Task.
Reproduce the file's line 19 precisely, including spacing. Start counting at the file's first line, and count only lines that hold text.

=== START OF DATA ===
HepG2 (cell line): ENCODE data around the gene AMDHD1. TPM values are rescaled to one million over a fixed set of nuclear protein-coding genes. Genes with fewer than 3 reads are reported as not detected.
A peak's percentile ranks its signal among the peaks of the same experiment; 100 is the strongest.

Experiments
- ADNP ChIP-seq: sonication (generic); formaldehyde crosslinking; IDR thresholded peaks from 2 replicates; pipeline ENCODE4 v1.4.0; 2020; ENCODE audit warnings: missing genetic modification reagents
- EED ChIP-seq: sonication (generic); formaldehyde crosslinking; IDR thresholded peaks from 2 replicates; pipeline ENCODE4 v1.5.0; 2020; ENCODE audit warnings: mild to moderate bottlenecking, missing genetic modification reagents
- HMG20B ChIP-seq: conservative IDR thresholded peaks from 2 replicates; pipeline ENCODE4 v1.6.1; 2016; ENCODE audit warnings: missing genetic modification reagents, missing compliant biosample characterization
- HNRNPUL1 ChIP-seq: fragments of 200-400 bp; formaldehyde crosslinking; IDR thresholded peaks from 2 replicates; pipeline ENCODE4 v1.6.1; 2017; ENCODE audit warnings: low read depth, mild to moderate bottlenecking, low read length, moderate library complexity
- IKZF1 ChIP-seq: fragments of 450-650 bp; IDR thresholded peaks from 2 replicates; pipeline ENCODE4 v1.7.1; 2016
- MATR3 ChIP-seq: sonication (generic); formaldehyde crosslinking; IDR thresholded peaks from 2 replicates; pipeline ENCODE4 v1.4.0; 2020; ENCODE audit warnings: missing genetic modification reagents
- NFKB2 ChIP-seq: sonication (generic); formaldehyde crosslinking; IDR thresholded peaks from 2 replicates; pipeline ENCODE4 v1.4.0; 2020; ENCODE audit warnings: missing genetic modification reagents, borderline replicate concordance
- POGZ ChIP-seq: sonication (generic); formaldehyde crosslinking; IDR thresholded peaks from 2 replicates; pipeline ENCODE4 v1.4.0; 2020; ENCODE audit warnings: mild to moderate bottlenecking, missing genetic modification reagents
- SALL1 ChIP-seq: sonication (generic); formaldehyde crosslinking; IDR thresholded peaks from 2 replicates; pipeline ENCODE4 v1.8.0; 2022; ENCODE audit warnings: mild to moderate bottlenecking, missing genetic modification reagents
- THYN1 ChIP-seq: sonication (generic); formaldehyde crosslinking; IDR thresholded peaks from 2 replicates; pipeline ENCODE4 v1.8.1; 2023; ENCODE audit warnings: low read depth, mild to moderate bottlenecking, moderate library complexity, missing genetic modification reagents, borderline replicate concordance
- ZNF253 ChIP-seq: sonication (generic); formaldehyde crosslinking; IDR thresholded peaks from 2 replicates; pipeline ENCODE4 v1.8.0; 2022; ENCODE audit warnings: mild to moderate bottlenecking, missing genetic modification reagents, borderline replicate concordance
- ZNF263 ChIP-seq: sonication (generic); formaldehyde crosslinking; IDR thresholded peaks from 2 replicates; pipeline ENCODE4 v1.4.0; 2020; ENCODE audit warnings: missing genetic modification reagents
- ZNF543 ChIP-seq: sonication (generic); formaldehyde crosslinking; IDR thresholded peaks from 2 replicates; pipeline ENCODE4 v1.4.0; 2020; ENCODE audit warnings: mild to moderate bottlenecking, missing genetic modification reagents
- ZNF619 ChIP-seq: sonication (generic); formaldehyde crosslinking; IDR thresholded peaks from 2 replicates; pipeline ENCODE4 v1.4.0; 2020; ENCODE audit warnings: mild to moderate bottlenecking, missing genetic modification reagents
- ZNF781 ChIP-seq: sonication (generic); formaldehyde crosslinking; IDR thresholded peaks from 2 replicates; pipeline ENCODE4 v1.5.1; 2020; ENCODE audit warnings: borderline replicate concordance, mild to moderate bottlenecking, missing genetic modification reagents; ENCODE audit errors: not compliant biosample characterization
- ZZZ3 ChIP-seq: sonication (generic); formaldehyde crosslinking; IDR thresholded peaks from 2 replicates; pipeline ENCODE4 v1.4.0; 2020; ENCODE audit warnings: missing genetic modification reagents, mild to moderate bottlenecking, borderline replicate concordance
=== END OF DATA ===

- ZZZ3 ChIP-seq: sonication (generic); formaldehyde crosslinking; IDR thresholded peaks from 2 replicates; pipeline ENCODE4 v1.4.0; 2020; ENCODE audit warnings: missing genetic modification reagents, mild to moderate bottlenecking, borderline replicate concordance